Memorials are intended to maintain awareness of those who have died. Yet without upkeep they will fade and decay. Who is responsible to keep the memorial alive?
Churchgoers will be familiar with overgrown graveyards and stones rendered illegible by the weather. So long as a close family member is around to care for a memorial stone, the ravages of time and nature can to some extent be kept at bay: but without human care memorials will themselves die.
Britain’s decaying war memorials are the subject of a new website, War Memorials Online, which aims to catalogue the location, nature and condition of war memorials throughout the country, in preparation for the 2014 centenary of the outbreak of the First World War.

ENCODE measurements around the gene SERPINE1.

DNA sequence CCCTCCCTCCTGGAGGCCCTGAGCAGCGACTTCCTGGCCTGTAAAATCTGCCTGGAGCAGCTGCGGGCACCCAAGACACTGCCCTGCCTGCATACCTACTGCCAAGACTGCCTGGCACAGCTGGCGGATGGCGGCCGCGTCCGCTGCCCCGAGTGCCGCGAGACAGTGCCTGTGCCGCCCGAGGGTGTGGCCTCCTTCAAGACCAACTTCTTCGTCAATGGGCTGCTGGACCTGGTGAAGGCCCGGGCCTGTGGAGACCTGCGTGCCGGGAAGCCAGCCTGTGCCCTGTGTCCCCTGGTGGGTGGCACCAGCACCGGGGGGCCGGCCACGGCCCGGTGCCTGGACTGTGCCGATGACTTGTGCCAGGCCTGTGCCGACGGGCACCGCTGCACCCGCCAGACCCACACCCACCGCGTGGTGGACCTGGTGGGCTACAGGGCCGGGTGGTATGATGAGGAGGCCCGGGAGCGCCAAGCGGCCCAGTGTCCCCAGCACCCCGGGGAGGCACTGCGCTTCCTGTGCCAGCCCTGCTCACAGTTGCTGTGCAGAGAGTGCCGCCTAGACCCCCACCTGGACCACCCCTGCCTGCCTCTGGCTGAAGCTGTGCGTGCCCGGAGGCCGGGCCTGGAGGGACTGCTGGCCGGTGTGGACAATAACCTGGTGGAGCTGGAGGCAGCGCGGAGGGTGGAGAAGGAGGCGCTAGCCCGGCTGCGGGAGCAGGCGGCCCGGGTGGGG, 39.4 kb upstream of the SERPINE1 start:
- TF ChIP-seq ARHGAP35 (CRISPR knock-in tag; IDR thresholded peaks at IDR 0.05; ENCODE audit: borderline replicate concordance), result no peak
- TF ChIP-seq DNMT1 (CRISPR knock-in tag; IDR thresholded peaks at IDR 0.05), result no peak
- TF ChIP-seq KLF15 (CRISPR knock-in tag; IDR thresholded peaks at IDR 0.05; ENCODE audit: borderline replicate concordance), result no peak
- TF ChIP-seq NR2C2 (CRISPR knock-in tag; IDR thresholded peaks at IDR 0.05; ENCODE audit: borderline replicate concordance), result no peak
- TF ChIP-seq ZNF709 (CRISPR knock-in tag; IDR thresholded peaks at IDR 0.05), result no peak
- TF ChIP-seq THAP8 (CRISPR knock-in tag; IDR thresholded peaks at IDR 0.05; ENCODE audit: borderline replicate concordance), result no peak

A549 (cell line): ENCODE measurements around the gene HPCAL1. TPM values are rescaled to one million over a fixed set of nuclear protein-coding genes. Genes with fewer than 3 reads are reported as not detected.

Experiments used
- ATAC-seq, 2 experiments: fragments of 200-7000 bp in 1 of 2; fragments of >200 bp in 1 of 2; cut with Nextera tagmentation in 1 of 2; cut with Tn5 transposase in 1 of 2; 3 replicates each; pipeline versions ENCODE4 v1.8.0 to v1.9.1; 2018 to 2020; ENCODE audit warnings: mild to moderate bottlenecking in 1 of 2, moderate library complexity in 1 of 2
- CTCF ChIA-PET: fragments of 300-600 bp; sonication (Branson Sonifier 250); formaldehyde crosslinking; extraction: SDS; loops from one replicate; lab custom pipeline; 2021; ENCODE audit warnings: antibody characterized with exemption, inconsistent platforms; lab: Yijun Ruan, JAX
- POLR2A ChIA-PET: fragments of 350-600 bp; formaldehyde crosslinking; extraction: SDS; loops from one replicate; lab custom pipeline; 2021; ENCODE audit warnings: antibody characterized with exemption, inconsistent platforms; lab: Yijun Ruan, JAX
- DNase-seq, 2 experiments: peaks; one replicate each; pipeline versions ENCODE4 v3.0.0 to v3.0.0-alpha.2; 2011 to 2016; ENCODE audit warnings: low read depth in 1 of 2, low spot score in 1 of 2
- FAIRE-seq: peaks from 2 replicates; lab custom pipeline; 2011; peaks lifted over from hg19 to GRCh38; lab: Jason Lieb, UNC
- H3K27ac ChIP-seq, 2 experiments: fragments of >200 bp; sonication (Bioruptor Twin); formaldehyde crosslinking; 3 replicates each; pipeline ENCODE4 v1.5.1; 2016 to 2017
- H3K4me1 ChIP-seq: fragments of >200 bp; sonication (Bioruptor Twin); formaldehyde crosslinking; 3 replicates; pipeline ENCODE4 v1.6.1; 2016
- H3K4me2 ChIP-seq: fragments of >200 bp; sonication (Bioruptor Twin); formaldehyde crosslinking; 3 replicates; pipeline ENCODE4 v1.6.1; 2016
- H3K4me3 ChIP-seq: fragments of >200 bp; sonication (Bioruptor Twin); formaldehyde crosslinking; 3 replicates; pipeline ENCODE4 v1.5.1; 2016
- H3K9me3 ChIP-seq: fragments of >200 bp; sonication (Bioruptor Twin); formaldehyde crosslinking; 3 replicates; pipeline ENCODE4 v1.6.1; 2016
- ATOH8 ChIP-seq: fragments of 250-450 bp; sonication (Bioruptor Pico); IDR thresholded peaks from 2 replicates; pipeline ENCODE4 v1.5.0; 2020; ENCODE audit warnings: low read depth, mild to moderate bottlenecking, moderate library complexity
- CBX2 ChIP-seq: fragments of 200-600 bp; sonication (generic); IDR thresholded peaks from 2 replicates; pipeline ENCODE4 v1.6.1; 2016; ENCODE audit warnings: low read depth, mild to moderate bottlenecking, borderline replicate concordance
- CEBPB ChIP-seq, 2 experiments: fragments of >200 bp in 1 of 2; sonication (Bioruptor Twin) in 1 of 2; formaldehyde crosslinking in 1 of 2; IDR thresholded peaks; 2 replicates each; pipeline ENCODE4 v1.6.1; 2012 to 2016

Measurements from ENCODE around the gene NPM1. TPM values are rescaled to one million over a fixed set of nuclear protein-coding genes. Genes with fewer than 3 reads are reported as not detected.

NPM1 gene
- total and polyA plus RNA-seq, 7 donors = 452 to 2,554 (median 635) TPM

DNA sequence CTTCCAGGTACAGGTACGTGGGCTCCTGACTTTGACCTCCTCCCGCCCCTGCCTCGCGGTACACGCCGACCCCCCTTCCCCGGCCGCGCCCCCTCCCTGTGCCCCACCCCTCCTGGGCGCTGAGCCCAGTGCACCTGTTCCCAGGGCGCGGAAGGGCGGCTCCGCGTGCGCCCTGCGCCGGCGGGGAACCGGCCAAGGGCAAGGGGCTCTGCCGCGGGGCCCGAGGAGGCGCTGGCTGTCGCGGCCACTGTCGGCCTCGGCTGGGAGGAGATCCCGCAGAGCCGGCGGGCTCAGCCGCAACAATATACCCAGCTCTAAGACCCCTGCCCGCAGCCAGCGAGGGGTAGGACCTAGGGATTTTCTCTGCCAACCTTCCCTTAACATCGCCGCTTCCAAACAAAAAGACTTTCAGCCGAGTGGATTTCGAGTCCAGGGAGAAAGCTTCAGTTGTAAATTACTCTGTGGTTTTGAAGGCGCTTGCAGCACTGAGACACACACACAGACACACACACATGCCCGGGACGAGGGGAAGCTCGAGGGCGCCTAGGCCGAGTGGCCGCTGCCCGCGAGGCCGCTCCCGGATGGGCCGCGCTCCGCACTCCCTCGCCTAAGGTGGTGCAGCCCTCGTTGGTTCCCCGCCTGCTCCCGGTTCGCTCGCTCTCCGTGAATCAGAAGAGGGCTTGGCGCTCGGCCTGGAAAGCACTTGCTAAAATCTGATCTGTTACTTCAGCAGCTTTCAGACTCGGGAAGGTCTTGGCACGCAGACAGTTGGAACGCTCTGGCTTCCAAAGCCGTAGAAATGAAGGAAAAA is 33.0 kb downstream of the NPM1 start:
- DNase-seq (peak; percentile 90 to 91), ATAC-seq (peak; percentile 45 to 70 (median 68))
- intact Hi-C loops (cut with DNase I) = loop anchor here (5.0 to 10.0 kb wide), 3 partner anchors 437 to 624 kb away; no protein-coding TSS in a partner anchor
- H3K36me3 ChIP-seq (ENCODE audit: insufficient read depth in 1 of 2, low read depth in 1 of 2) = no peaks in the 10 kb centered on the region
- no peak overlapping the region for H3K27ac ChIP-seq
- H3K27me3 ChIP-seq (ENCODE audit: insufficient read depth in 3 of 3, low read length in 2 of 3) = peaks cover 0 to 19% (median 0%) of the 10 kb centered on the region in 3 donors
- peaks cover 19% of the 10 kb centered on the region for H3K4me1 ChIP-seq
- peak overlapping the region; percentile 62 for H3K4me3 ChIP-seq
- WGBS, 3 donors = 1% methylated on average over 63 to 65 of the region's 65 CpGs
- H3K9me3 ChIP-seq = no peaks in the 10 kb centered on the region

It is believed that war memorials derived from the tradition of burying soldiers where they fell, leaving relatives to find their own local place commemorate their dead. But now that generations have passed, many such memorials are illegible or damaged, and there is no record of who has responsibility for their maintenance.
The same can be said for individual graves and memorials. Services have grown up offering the tending and maintenance of graves, dressing of plots and commemoration of special days: just search ‘grave tending’ and you will find someone to cover your area.
A volunteer scheme now also matches people unable to look after a relative’s grave with a willing local helper: Tendagrave was set up by Jenny Barsby-Robinson, a journalist who saw the need for the service when unable to tend her own relatives’ graves from afar. The service is free and encourages the respectful care of graves and memorials by those who are prepared to exchange their time. Who better to keep a memory alive?